Conservative icon William F. Buckley Jr. once mentioned how difficult he found it to discuss his Catholic faith in the social circles in which he moved. I had trouble imagining Buckley, who was so clear about his beliefs in God and Man at Yale and in the fortnightly National Review, having difficulty ever expressing his convictions, regardless of his dinner companions. A 7,200-word feature by Bob Colacello in the January Vanity Fair helps illuminate the glamorous life that William and Patricia Buckley led from their 15-bedroom Victorian house in Stamford, Conn., and a maisonette on East 73rd Street in Manhattan. It is no surprise that the Buckleys were wealthy, and enjoyed the company of other wealthy people. Colacello, writing from his perspective as an occasional guest of the Buckleys, conveys how much wealth shaped Pat Buckley's attitude even toward minutiae such as the proper handling of bread:
Christopher's teenage daughter, Caitlin, recalled her grandmother's lessons in comportment, such as "Never ever butter your bread in midair -- only people who are deeply common do that." "When I was seven or eight," Caitlin continued, "she taught me the art of air-kissing. She said this would be essential later in life when I moved to New York."
This is hardly an environment in which a sudden reference to the Desert Fathers, or the Last Things, is likely to be received warmly.
The piece is largely a tribute to the Buckleys' love for one another, but Colacello also shows a keener awareness about religion than most other Vanity Fair contributors. He does not spend as much time on faith as on Pat Buckley's extraordinary efforts at moving the Buckley household to Gstaad, Switzerland, for two months every winter, or her talent for packing her husband's yacht with creature comforts.
I have to wonder, though, if Colacello engages religion about as often as it arose in the Buckleys' social life. When Colacello does touch on religion, the narrative hints at a sense of disconnection:
Bill, who had a private Mass said every Sunday for him, the two Hispanic maids, and any houseguests who were Catholic, was understandably upset when his son "demurred" -- Christopher's word -- from the faith. "My father had a great sense of humor, but it absolutely stopped at the threshold of the Church. And that became a source of great disappointment to him. The funny thing is, my mother got it. She and I probably, over the course of the last 20 years, spent about a third of the time not speaking, but I could go to her more than I could go to him."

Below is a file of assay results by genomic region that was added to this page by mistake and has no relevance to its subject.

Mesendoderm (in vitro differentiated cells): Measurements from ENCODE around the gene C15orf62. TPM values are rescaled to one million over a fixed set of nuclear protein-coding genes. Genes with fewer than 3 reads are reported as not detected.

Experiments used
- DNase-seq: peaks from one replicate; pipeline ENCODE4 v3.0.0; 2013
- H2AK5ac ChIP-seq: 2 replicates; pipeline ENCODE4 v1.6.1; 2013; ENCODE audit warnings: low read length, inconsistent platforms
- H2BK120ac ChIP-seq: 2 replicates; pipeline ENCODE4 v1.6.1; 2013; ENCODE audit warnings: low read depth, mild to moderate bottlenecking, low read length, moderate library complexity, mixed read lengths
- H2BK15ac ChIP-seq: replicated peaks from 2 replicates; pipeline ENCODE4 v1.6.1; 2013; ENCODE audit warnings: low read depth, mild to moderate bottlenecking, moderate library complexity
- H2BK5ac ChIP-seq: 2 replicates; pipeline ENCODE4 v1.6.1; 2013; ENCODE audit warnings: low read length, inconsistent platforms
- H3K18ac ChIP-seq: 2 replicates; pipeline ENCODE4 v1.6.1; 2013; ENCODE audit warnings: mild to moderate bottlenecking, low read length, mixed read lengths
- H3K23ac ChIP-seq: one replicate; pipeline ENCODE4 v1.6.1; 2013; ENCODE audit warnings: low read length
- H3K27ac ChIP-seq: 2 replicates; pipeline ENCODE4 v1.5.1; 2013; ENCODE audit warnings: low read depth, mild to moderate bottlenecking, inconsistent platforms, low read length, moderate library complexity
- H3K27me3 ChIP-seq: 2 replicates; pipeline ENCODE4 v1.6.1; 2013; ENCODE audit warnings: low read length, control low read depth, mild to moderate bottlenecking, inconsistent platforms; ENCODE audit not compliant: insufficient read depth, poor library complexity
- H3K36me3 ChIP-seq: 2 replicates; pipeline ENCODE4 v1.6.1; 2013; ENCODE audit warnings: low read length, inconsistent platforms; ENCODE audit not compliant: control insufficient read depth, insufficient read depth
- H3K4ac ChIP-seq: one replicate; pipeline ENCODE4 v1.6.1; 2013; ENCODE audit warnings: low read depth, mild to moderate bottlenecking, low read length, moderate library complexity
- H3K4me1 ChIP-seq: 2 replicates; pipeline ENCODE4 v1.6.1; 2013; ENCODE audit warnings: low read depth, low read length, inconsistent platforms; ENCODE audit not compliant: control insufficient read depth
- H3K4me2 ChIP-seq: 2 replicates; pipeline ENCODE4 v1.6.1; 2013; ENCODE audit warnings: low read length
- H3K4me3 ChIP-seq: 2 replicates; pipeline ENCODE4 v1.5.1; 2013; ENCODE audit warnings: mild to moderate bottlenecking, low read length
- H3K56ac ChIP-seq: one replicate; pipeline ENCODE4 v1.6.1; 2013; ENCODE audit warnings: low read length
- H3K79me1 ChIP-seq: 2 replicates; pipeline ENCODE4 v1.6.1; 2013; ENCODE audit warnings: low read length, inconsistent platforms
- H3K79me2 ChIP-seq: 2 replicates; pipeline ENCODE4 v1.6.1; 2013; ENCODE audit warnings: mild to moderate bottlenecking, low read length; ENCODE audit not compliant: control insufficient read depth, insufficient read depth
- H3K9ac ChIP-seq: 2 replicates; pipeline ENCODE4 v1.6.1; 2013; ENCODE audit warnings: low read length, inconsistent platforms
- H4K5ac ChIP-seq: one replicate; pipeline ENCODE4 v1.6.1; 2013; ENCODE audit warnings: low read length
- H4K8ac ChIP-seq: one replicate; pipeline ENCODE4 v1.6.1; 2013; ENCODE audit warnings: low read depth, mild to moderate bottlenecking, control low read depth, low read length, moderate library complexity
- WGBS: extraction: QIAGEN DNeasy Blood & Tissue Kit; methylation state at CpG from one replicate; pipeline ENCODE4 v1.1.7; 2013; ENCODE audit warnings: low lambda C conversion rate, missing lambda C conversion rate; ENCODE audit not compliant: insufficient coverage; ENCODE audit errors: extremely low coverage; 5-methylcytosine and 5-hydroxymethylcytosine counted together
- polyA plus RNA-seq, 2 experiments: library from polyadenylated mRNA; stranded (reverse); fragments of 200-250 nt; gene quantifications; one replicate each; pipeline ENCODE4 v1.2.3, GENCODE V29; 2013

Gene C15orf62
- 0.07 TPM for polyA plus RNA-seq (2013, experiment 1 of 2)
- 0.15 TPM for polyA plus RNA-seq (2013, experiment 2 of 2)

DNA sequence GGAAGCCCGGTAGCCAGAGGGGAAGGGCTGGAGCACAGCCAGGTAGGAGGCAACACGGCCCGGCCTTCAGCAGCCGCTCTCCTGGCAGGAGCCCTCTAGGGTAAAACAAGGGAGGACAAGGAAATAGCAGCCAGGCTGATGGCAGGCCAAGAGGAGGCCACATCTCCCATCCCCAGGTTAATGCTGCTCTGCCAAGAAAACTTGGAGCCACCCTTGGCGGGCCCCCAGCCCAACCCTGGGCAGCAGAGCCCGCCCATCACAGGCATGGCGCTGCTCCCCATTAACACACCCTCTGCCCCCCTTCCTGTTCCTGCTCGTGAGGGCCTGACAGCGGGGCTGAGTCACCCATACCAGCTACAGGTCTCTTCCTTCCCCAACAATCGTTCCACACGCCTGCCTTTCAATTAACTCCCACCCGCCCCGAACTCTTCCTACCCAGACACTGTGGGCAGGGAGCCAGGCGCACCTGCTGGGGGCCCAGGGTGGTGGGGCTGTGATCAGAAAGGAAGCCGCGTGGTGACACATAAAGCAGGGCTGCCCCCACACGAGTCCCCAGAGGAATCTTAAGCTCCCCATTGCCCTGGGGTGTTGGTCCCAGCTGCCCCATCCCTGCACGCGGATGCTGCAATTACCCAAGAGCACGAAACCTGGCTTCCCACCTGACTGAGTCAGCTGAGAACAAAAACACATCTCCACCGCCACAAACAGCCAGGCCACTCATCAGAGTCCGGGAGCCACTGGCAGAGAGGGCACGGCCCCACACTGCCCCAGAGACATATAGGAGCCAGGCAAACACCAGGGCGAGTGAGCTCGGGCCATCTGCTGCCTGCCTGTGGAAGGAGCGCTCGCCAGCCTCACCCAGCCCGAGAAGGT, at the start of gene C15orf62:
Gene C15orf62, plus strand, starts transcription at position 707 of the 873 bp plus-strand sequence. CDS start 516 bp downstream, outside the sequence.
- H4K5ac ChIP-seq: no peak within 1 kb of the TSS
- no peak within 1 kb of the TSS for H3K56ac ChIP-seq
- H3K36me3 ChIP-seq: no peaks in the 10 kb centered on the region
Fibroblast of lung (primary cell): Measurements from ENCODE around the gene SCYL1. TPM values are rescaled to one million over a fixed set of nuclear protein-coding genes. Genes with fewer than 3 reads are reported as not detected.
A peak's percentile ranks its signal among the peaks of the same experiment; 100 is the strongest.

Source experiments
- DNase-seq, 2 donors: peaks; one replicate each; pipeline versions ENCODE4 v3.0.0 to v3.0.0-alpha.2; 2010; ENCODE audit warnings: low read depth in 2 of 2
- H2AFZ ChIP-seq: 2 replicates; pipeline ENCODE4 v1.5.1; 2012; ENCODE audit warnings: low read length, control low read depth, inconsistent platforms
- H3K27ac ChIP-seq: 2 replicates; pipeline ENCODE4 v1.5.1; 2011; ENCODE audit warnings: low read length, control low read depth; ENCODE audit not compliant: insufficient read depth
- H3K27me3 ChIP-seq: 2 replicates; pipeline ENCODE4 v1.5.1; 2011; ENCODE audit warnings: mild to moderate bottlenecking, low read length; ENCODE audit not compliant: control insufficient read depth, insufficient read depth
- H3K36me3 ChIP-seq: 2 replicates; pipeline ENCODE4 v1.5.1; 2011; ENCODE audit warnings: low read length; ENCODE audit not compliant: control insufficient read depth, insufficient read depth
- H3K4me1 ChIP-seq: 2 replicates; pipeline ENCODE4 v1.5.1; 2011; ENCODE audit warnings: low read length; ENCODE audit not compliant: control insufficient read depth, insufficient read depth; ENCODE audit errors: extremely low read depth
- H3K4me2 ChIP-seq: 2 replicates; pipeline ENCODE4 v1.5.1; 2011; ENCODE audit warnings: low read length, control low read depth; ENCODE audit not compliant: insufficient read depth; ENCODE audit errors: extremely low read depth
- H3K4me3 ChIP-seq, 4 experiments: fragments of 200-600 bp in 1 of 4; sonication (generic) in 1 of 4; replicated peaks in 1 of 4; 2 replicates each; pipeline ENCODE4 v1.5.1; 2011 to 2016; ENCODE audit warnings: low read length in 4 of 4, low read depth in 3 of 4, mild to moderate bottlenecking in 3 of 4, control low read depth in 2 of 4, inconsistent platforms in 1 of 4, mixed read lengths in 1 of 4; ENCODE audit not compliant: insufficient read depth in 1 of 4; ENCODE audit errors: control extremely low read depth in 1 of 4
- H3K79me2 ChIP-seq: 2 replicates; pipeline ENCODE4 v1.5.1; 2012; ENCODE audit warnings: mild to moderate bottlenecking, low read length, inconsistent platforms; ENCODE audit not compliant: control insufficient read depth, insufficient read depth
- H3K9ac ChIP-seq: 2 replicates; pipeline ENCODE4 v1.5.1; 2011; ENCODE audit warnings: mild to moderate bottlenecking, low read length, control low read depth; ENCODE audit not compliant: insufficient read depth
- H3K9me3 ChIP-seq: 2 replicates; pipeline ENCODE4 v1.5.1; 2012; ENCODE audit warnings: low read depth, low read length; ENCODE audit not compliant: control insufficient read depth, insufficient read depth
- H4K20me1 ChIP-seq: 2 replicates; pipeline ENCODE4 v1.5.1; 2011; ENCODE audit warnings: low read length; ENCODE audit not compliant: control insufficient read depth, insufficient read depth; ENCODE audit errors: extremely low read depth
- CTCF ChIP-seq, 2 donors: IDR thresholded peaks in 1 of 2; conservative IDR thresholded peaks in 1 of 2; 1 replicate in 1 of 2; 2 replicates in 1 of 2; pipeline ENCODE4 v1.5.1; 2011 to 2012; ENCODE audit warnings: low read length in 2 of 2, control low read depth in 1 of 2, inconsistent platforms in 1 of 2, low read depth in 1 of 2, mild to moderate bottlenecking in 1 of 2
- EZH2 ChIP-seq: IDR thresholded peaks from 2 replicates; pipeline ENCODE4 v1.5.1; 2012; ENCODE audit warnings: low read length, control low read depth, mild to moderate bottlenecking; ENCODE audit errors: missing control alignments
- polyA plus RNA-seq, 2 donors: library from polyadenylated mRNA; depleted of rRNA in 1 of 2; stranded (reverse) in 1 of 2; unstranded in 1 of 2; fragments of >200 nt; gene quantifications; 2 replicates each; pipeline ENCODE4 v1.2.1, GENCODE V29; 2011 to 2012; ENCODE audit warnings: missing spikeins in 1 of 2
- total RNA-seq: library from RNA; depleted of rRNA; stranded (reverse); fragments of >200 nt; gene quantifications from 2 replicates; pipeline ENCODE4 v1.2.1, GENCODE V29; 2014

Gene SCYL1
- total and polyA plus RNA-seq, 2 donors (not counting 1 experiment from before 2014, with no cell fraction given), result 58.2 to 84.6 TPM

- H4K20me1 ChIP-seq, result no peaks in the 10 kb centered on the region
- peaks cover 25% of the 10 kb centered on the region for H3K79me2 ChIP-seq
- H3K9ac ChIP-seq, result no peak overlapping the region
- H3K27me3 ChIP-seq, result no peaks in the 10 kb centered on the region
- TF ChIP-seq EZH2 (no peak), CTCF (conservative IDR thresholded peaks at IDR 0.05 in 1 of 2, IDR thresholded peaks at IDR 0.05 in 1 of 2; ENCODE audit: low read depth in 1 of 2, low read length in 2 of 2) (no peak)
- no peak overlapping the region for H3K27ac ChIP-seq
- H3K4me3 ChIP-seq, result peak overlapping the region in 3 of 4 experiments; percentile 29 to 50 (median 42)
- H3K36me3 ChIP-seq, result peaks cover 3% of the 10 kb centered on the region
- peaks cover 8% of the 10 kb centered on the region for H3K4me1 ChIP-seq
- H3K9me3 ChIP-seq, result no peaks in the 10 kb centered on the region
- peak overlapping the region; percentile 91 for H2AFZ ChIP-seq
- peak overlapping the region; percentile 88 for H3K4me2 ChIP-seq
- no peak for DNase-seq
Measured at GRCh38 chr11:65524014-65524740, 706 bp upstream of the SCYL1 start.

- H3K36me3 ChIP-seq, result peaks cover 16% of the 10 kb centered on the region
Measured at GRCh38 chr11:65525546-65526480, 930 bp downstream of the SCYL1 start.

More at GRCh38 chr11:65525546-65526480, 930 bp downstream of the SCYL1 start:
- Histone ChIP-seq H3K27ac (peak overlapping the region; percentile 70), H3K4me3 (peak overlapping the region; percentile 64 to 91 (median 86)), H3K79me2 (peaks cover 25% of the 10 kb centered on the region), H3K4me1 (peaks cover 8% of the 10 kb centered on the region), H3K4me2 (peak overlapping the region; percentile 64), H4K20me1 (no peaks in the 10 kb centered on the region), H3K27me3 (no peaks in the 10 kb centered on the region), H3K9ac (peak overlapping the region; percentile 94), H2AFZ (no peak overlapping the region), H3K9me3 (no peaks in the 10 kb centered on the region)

Consider also Colacello's crackling lede, which compares the Buckleys so well:
His memorial service was at St. Patrick's Cathedral, on Fifth Avenue. Hers was at the Temple of Dendur, in the Metropolitan Museum of Art. His was a Requiem Mass, with 18 priests, banks of Easter lilies along the altar rail, and Bach's Second Brandenburg Concerto for a postlude. Hers was a Celebration of the Life, with a brief benediction, a gigantic bouquet of fuchsia rhododendrons behind the lectern, and Rodgers and Hart's "Isn't It Romantic?" on the soundtrack of the opening photomontage. His was open to the public, and a capacity crowd of around 2,200 mourners -- a sprinkling of socialites and journalists engulfed by a legion of right-wing eggheads -- squeezed into the cathedral's pews. Hers was by invitation only, and socialites vastly outnumbered eggheads among the approximately 400 select, each of whom was perched on a gilded ballroom chair with a hot-pink cushion.
Henry Kissinger spoke at both.
The overall effect is both sad and amusing (Gore Vidal excoriates WFB but says he liked Pat). Colacello does not make disparaging remarks about Buckley's faith, but one of Buckley's longtime friends depicts that faith as an eccentricity:
Frederick Eberstadt, a New York friend who was a classmate at Millbrook, says, "It sounds funny, but Bill's biggest interest was kidding around. He was very Catholic, though. He had a little shrine in his room, a Madonna inside this kind of stone box. He asked me what I thought of it, and I said it was kitsch. He said, 'You don't understand.' I said, 'What don't I understand?' He said, 'It's the mother of God.' Even at that age, to his thinking, it could not be kitsch, because it was the mother of God."
Colacello quotes Christopher Buckley on writing his forthcoming memoir, Losing Mum and Pup:
"I honestly had no intention of writing about them. But I'm a writer, and when the universe hands you material like this, it would seem an act of conscious omission not to do something about it. It spilled out of me. I wrote it in 40 days -- no biblical association intended. This book is going to land hard in some quarters, although anyone who concludes that it's anything but an act of love will, I think, be wrong. It's a book about two very complex people. They were not your typical mom and dad. This is not Ozzie and Harriet. They were William F. and Pat Buckley. The phrase 'larger than life' doesn't twice cover it."
Considering Christopher Buckley's gifts as a humorist and storyteller, the book sounds like another key to understanding his father's world.
Photo: The library at the Buckleys' maisonette, which Colacello describes this way: "Drinks were taken in the library, where a full-length portrait of the hostess -- in a flame-red caftan, with her beloved Cavalier King Charles spaniels at her feet -- hung over the fireplace."